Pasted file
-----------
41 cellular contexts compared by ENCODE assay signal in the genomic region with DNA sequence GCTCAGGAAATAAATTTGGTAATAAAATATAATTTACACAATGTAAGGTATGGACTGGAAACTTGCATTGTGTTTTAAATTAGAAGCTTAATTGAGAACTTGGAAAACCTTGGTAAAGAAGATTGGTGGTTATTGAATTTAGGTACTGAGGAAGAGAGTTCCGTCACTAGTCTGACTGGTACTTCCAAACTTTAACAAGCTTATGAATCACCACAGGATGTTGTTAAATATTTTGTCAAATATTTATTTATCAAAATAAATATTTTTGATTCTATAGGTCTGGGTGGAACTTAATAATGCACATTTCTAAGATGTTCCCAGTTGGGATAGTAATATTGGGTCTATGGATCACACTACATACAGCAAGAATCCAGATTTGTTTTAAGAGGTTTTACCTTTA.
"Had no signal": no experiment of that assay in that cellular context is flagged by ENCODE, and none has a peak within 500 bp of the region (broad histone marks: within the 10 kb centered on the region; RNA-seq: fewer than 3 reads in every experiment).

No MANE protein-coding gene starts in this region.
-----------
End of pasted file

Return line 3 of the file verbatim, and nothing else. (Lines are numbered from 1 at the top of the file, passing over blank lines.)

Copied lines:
No MANE protein-coding gene starts in this region.